I relate to Patty Griffin’s music as I relate to food, or water. I could go for a time without it, but eventually I’ll be parched. I’ve been comforted, loved, driven, and inspired by her songwriting almost daily since I was introduced to her more than a decade ago. She saved my life, once. My relationship with her music is a lifelong relationship. There’s no other way to look at it.
This was my third time seeing her perform live—first was in Boston, the second at another venue in Dallas. I was looking forward to hearing her voice soar as the sun set behind White Rock Lake Tuesday, but due to rain earlier in the day, the sold-out show was moved indoors to the Arboretum’s Rosine Hall. I got there early and joined people in line who’d done the same. I wasn’t the only loyal supporter of the 54-year-old Grammy winner.
Inside, I snagged a seat near the front before the masses poured in. Some stood in the back. I was no more than 15 feet from the stage, an extension of my imaginary living room. Fort Worth blues singer Abraham Alexander opened, his soulful voice and guitar riffs filling every corner of the space. He sang about his mom and God, and his last number, “America,” harkened back to last summer’s gun violence in Dallas and the racial tensions that enshroud the country. The up-and-comer, who’s been a backup vocalist for Leon Bridges in the studio, did not squeak by Patty Griffin fans unnoticed. He made an entrance.
Before Griffin came onstage, the anticipation in the air was thick. She walked out to loud cheers, like a bubble had just burst. “I feel like I should either be preaching or giving a lecture on botany,” she quipped. Her shoulders were draped in patterns, her flaxen hair a little wild. With her was guitarist and backup singer David Pulkingham, who’s been touring with her since 2013. The lighting on the stage was slightly off— she said multiple times that she could see every face in the audience— but the indoor hall had something the lawn would have lacked: good acoustics.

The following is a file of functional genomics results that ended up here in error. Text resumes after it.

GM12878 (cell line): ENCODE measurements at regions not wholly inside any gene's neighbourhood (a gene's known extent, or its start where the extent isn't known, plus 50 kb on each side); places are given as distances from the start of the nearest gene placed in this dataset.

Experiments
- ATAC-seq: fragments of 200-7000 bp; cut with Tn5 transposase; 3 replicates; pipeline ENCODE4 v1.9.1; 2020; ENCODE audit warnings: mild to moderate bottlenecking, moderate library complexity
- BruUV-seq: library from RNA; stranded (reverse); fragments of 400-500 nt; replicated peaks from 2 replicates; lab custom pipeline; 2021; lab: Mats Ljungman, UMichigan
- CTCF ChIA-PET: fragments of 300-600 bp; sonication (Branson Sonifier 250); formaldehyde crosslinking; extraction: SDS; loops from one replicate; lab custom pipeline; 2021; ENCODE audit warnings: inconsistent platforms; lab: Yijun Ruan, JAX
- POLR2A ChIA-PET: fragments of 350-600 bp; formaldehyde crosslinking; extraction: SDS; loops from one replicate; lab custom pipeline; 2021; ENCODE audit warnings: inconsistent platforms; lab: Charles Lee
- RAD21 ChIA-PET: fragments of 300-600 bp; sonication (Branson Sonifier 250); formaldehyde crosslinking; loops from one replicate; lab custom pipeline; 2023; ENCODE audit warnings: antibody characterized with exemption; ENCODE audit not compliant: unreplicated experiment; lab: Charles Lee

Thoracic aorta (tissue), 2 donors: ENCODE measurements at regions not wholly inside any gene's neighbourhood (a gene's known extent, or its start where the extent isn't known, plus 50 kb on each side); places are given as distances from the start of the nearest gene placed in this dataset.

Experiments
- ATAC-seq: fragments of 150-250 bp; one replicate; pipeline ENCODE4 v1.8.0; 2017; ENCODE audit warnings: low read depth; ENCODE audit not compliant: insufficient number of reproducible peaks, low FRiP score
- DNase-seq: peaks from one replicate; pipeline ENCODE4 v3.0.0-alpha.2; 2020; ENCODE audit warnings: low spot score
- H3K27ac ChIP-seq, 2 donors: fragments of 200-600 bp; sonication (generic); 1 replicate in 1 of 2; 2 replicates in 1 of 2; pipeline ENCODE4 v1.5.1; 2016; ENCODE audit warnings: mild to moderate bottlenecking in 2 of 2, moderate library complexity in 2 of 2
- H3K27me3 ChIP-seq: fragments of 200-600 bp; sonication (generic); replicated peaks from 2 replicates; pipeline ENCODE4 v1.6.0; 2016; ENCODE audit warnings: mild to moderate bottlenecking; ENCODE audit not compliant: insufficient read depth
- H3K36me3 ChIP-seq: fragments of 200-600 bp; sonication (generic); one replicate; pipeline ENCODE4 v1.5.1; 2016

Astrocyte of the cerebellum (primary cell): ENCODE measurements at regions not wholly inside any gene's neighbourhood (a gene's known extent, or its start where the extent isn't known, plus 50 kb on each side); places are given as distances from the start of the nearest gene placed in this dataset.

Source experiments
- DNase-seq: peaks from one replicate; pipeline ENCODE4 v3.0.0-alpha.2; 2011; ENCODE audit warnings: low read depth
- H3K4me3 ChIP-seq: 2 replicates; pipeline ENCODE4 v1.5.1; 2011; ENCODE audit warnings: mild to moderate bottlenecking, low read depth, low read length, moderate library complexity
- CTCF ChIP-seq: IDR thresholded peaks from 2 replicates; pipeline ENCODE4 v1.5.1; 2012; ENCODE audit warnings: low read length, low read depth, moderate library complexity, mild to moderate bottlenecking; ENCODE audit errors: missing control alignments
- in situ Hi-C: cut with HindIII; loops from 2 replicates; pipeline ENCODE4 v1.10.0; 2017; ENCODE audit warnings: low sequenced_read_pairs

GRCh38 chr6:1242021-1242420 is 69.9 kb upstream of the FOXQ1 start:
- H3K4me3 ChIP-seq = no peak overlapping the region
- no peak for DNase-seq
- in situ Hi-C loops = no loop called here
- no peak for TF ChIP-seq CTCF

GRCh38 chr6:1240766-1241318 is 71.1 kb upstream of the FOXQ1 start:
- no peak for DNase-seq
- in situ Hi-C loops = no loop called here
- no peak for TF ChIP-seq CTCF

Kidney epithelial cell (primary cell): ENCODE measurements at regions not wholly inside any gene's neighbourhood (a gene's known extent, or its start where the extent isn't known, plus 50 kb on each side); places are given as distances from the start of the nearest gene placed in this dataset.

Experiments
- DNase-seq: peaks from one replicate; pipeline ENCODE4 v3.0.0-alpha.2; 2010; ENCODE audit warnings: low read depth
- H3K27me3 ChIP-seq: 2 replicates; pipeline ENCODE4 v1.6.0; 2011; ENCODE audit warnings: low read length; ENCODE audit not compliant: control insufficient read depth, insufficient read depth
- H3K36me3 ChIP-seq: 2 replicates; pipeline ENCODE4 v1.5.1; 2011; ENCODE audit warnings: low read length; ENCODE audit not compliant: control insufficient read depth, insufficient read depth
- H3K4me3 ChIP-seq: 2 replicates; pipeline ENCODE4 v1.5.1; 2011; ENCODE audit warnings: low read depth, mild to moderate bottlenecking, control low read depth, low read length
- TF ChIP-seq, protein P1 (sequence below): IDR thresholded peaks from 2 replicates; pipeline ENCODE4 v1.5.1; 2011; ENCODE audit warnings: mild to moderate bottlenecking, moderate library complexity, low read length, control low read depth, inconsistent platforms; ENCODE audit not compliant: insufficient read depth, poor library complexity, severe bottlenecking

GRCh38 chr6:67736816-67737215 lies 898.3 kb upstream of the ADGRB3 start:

Griffin picked up her signature red guitar with a teal strap and opened with a song I couldn’t place. I’ve memorized most of her discography, so I was racking my brain to rescue the lyrics. Afterward, she announced that it was a new song and that she’s making a new record. If this song was any indication, it’s going to be good.
The nice thing about being inside was that no one in the audience was talking. Every vibrato, rasp, and tone could be heard like she was singing only to you. Her bluesy twang cut through the room, and her voice still has horsepower after decades of storytelling. That’s my favorite thing about her songs. Every one of them tells a story, and you can’t help but get involved.
She continued with “Making Pies,” from her third album, 1000 Kisses. It’s a melancholic tune that she followed up with the more upbeat “Stay on the Ride,” from 2007’s Children Running Through. This song has high notes, and she hit them. From there, she sang another new song titled “The Wheel,” whose chorus was catchy enough to stick in your mind for a long time. Throughout the evening, she played two more new pieces, both of which I imagined myself singing at some later date after the record drops. This will be her 12th album and 10th studio album, and the guinea pig songs proved that she can still write, and write well.
For Servant of Love’s “250,000 Miles,” Pulkingham offered backup vocals and broke into a tambourine solo that had everyone tapping their feet. As she sang “Faithful Son” from 2013’s American Kid about her dad, a World War II vet, nostalgia permeated her words. But Patty Griffin has a self-effacing sense of humor, too. When she started one song with her second guitar out of tune, she quickly adjusted the strings and joked that it was “close enough for folk music.” And before she crooned Impossible Dream’s gospel number “Standing,” she said she’s “not sure if it officially qualifies as gospel because I wrote it.”
With each melody she sang, her body language mimicked the words. Stomping her foot, throwing her head back, pulling the microphone close. It’s evident that she still feels and believes in every ballad. The best way to describe her music is “timeless.” That’s why I was a little disappointed that she didn’t play any songs from her first album—and my favorite album—Living With Ghosts, but she did close out the evening with two tunes I know quite well, also from Children Running Through.
“Heavenly Day” and “Up to the Mountain” were stripped down, slow, and glorious. Many of Griffin’s lyrics are mournful, but these two pieces are hopeful, even exuberant. “Heavenly Day” was the first love song she ever wrote; it was for her dog. “Up to the Mountain” is based on Martin Luther King Jr.’s final speech, and is powerful enough to bring listeners to tears:
The peaceful valley/Few come to know/I may never get there/Ever in this lifetime/But sooner or later/It’s there I will go.